More than 246 drivers a day in Scotland and England have been fined for using a hand-held mobile phone while driving since laws were toughened a month ago.
The ban was first introduced in December 2003
A total of 6,891 people north and south of the border were fined £60 and had three points added to their licence.
More than 1,000 of those drivers were caught in Scotland, with the highest number - 551 - in Strathclyde.
Just over 200 people were caught by Lothian and Borders Police and 166 were detected in Tayside.
No figures were made available by Welsh forces or police in Northern Ireland.
The true figure could be far higher as many other forces, including the UK's largest, the Metropolitan Police, did not provide figures.
The figures showed that at least six motorists had been fined under the new law for using their phone while teaching a learner driver, including an instructor in Falkirk.
A total of 17 drivers were fined for not being in proper control of their vehicle when using a hands-free kit.
The ban was first introduced in December 2003.
PROSECUTIONS BY FORCE AREA
Central Scotland Police 129 (Up to 25 March)
Dumfries and Galloway Police No figures available
Fife Constabulary No figures available
Grampian Police 59 (up to 23 March)
Lothian and Borders Police 207 (up to 23 March)
Northern Constabulary No figures available
Strathclyde Police 551 (up to 23 March)
Tayside Police 166 (up to 22 March)
Figures since penalties increased
However, the fixed-penalty fine for offenders doubled to £60 on 27 February and those caught now face three penalty points on their licence for the first time.
Courts were also given powers to give a maximum fine of £1,000 or £2,500 in the case of a driver of a bus, coach or goods vehicle.
New research has shown that £413,460 is now due to be paid in fines - twice what would have been paid under earlier laws.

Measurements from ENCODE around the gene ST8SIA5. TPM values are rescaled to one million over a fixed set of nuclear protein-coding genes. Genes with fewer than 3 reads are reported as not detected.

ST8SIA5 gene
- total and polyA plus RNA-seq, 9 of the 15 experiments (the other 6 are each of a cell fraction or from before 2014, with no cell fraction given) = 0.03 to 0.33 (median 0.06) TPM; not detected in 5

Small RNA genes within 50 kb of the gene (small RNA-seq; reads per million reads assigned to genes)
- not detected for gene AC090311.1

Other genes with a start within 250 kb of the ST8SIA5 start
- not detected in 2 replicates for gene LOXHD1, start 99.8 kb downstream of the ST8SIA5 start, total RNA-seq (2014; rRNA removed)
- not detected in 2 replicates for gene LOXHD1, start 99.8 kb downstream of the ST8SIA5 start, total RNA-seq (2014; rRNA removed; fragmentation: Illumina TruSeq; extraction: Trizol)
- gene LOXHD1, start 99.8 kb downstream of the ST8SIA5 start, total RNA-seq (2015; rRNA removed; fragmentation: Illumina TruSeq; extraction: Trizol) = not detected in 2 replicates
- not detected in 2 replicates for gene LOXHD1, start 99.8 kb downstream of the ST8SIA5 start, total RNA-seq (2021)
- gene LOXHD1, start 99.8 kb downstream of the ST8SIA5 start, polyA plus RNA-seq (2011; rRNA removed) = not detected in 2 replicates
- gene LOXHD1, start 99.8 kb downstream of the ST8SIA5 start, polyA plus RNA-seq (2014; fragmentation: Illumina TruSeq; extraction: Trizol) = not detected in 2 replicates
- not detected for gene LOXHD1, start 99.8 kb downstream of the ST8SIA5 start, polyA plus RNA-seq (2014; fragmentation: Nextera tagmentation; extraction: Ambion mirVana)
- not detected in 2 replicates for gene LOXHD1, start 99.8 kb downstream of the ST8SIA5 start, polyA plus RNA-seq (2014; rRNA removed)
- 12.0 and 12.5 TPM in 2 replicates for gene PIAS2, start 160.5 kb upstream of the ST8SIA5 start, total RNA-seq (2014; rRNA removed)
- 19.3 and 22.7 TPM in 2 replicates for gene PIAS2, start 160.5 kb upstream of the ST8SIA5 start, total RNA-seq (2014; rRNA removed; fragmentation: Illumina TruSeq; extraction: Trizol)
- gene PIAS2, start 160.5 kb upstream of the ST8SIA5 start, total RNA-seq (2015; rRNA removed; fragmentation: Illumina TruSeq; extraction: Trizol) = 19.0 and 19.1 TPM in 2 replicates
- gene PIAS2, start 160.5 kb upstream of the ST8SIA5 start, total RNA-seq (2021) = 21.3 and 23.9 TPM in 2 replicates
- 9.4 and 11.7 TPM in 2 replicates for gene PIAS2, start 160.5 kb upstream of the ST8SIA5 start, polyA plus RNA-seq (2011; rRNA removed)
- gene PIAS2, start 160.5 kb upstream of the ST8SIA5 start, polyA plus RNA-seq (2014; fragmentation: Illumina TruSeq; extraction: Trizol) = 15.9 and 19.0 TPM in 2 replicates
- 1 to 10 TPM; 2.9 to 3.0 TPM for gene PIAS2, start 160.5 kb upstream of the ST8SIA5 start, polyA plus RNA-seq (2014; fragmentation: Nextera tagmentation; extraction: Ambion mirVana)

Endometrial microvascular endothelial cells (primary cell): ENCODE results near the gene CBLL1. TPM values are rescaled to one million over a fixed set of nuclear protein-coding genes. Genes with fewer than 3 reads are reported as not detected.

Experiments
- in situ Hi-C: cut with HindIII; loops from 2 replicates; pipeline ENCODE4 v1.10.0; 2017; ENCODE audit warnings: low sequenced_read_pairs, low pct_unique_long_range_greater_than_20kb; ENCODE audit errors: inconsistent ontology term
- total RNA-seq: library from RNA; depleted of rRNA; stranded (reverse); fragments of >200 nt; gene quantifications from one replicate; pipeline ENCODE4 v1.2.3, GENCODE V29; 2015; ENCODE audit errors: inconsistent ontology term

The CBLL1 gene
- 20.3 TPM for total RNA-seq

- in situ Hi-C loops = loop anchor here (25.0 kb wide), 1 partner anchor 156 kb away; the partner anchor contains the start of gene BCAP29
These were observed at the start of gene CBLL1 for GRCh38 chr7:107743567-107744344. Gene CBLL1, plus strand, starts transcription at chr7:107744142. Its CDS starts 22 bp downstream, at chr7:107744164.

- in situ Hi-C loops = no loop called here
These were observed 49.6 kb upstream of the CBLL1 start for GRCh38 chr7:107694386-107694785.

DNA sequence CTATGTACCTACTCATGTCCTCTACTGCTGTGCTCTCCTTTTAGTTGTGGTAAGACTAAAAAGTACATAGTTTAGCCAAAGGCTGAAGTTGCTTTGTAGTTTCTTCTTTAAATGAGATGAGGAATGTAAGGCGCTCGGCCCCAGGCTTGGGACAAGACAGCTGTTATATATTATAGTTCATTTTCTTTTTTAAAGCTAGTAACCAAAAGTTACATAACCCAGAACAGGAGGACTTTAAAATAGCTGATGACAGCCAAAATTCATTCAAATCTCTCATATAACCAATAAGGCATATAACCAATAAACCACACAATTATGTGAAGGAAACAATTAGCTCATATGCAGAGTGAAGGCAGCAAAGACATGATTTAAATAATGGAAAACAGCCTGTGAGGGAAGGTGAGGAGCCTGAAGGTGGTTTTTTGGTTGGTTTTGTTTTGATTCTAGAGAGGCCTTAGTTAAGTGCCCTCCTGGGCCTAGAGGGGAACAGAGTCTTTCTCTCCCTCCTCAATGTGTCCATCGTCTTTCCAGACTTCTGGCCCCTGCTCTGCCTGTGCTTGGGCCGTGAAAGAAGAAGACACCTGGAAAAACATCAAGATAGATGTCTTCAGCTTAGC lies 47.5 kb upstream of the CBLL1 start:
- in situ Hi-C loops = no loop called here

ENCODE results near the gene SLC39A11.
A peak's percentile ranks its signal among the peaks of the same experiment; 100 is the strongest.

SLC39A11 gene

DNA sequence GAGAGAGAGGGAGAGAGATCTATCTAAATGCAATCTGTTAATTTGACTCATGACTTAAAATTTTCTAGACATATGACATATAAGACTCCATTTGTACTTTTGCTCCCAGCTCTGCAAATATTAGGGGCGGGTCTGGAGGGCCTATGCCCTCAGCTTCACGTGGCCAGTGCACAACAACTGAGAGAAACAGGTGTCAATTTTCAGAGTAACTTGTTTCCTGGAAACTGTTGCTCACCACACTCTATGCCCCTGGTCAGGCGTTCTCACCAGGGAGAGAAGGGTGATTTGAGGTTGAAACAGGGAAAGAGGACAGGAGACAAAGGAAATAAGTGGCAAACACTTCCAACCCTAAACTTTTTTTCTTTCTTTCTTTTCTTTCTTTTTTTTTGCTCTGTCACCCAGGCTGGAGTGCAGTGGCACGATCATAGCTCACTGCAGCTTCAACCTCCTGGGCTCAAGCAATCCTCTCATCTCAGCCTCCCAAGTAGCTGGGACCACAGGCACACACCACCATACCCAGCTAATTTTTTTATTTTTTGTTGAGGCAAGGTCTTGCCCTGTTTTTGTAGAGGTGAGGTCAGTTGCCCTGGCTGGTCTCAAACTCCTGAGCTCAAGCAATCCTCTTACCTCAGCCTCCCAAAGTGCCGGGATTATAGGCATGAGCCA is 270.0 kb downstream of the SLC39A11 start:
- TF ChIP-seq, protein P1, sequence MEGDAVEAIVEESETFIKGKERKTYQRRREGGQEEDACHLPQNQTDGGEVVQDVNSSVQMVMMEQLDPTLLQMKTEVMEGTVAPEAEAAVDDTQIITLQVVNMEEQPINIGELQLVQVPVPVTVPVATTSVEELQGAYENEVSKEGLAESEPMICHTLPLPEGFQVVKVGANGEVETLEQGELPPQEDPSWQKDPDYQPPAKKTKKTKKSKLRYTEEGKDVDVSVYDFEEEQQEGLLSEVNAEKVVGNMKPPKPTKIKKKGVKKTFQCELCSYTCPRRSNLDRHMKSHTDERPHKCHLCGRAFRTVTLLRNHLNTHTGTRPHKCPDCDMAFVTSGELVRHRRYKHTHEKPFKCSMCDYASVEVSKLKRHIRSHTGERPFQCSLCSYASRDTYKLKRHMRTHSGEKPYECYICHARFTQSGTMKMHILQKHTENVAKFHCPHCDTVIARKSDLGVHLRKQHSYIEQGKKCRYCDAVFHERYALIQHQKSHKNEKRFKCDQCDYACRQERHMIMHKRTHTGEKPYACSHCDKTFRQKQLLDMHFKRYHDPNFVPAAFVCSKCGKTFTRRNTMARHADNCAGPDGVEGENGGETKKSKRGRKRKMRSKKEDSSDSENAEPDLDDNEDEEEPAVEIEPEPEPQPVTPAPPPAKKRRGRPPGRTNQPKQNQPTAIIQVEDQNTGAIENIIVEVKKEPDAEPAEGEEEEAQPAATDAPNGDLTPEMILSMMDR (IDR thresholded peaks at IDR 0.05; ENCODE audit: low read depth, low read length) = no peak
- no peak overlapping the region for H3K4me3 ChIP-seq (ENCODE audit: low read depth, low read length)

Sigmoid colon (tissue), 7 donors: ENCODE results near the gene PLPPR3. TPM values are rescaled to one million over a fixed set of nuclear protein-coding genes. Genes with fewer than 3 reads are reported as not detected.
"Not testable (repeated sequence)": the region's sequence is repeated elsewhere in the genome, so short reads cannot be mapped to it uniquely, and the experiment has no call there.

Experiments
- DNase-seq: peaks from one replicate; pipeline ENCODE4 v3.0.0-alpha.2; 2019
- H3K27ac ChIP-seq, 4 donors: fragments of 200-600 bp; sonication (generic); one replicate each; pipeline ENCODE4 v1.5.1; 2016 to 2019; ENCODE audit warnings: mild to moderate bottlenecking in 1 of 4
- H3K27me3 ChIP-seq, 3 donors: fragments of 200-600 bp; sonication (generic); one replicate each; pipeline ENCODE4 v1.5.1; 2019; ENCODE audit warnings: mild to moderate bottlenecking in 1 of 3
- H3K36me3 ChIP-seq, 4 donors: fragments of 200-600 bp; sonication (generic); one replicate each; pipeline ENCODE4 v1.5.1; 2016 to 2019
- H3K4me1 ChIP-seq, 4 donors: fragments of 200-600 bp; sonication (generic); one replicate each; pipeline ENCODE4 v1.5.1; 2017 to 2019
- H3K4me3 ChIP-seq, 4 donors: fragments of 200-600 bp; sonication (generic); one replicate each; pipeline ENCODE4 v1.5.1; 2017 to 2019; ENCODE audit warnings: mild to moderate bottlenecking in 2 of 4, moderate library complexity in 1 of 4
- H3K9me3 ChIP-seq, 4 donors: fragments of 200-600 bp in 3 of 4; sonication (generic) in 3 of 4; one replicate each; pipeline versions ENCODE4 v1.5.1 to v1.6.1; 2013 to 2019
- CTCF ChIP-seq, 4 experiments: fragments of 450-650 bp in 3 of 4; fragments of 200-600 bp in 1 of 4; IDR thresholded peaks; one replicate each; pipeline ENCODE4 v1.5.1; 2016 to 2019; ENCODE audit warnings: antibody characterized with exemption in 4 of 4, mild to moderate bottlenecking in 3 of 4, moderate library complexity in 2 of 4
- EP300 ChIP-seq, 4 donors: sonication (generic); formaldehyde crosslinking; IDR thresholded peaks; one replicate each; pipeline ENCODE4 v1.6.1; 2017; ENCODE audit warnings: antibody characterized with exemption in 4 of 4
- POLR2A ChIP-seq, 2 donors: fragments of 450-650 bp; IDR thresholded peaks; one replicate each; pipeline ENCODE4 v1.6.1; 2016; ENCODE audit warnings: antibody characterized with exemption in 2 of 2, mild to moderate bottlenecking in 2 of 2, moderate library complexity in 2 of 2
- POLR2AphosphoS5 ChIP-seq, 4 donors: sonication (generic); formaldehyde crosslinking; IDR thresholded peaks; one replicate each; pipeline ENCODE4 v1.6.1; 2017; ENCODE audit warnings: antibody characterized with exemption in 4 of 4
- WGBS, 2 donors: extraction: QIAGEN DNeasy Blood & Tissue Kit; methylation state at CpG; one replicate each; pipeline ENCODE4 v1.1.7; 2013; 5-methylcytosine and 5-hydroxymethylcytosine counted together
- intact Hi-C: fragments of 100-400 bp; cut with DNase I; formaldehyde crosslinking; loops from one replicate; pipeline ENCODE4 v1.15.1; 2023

At the start of the month, Strathclyde Police Ch Supt Kenny Scott was caught by his own colleagues as he drove on the M74 while off duty.
Research by the Royal Society for the Prevention of Accidents found that drivers are four times more likely to be involved in an accident when using a phone.
The organisation said there needed to be a cultural shift in the UK in which using a mobile phone becomes as unacceptable as drink-driving.
Diane Ferreira, of the road safety charity Brake, said the penalties did not go far enough.
The group called for fines of up to £1,000 and six penalty points to reflect the danger of using a mobile phone at the wheel.
She said: "We want people to be caught because it acts as a deterrent if the law is seen to be enforced.
"It is great news that a lot of people have been caught and are learning their lesson, but it is also very sad that so many people are flouting the law.
"Unless we get the message across people are going to continue to die at the hands of people who are 'just' making a call or sending a text."
Adam Cracknell, of the RAC, said it was disappointing that drivers using mobile phones at the wheel remained a common sight.
"Seeing more patrol cars would bring down numbers," he said.
"There are plenty of speed cameras but they are not going to flash you for using a phone."